Gastrointestinal conditions range from conditions that many encounter at some point in time. Gut-related issues include milder conditions such as functional constipation or frequent acidity, to more serious, chronic conditions such as metabolic syndrome and non-alcoholic fatty liver disease.
If not treated effectively, such conditions can increase the risk of complications such as Type 2 diabetes and heart disease. In order to tackle these conditions, a holistic disease management approach that includes diet and lifestyle modifications is necessary.
Patients with gastrointestinal conditions need tailored diet and lifestyle recommendations, specific to their condition and individual circumstances. However, they may be relying on generic dietary guidance derived from global sources found online.
Such diet plans do not always reflect the nuances of your health condition. Nor do they factor in the Indian diet, or its diversity across regions, ranging from rajma chawal to dosa and idli. This makes it difficult to navigate daily meal and snack choices, and as a result, the diet plan becomes hard to follow.
Dr. Ramesh Garg, Consultant Gastroenterologist said, “There is a high prevalence of various gastrointestinal conditions across India, which can be aggravated by sedentary lifestyles and unhealthy diets. Lifestyle modifications such as physical exercise and dietary changes, along with treatment, can help manage these gastrointestinal issues. Such recommendations should be customized for each person’s health condition and nutritional requirements, while also being regionally specific to cater to the diverse Indian palette.”
Be sure to ask your nutritionist or doctor for a tailored plan to take care of your gut health and manage your gastrointestinal condition.
Diet Plan For Healthy Gut
Here are 6 key components that every tailored diet and lifestyle management plan should include:
Frequency and size of meals: The recommended frequency can vary widely as per individual requirements. For instance, roughly 5-6 small meals are recommended for those with Irritable Bowel Syndrome, while 3 meals a day are suggested in the case of patients with hyperlipidemia or hypertension. Overall, maintaining a regular schedule is vital, and can be helpful in curbing acid production and reflux.
Cooking methods: Yes, whether you boil, steam or sauté your food does matter! For instance, deep-frying food should be avoided by patients with diabetic gastroparesis, non-alcoholic fatty liver disease, and functional constipation. And broadly speaking, it is a good idea to avoid peeling vegetables before cooking. Once rinsed and cleaned, vegetable peels are excellent sources of nutrients and fibers that are key to maintaining a healthy gut.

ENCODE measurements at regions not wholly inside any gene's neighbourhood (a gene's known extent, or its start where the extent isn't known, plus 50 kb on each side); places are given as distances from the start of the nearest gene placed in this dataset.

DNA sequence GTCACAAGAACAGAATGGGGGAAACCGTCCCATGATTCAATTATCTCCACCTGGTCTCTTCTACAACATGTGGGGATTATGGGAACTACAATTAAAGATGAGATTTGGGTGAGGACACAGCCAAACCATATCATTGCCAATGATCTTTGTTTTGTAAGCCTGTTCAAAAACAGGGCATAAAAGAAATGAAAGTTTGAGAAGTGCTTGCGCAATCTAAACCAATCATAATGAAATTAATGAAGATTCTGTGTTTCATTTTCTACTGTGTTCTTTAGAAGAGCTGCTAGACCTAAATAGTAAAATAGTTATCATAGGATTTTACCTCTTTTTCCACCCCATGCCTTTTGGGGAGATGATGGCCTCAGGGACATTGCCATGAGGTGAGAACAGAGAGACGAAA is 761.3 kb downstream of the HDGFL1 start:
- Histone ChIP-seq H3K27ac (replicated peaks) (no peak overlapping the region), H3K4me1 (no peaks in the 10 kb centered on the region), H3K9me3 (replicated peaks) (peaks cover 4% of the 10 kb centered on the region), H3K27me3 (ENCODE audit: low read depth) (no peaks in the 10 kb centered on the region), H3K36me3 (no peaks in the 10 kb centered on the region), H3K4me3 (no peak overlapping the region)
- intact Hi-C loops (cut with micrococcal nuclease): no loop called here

Meal composition: The ideal dietary plan will balance various factors to meet nutritional requirements. These include energy content, foods that may aggravate conditions, and criteria for intake of fiber, greens, proteins, carbohydrates, and other food groups. For instance, increased consumption of non-starchy and green leafy vegetables, as well as whole unrefined grains is recommended for people with obesity. While your doctor or nutritionist can help you determine the optimal diet, stay flexible and add variety to make your week’s meals more interesting.
Level of physical activity: Various factors influence the ideal level of physical activity. Patients with irritable bowel syndrome can benefit from regular moderate activity such as walking, jogging or swimming for an hour, which can facilitate gas clearance and provide constipation relief. For those with peptic ulcers, 30-60 minutes is recommended daily, alongside monitoring steps. Integrating physical activity into your lifestyle is important for sustained progress.
Water intake: Across most conditions, 2-3 litres of water intake is recommended daily. If this appears monotonous, you can consider more creative ways to hydrate, such as by consuming clear soups, coconut or lemon water. However, fluid intake recommendations may differ based on individual conditions, and should therefore be discussed with your doctor or nutritionist.
Sleep: Some conditions necessitate specific sleeping habits. Patients with gastro esophageal reflux disease (GERD) are advised to raise the head of their bed while sleeping, as well as to avoid sleeping within one hour of eating dinner. Quality of sleep is also essential, with improved sleep being a key lifestyle-based treatment goal across some conditions.
Dr. Srirupa Das, Medical Director, Abbott India added, “At Abbott, we are committed to raising awareness about effective treatment and management options to support patients suffering from gastrointestinal conditions. Personalized counsel that includes India-specific dietary recommendations tailored to individual preferences can ensure better treatment adherence and improved health outcomes so that patients can make lasting changes to live fuller, healthier lives.”